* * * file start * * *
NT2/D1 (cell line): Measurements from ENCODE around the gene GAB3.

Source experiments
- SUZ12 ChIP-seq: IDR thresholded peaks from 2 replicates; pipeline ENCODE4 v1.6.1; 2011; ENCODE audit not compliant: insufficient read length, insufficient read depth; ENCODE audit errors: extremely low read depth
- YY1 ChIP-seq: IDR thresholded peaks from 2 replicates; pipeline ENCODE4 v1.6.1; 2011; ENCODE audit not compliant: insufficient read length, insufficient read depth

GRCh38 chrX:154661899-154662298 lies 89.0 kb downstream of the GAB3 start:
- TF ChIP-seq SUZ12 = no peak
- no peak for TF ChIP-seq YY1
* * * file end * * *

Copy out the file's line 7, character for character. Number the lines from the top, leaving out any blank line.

- no peak for TF ChIP-seq YY1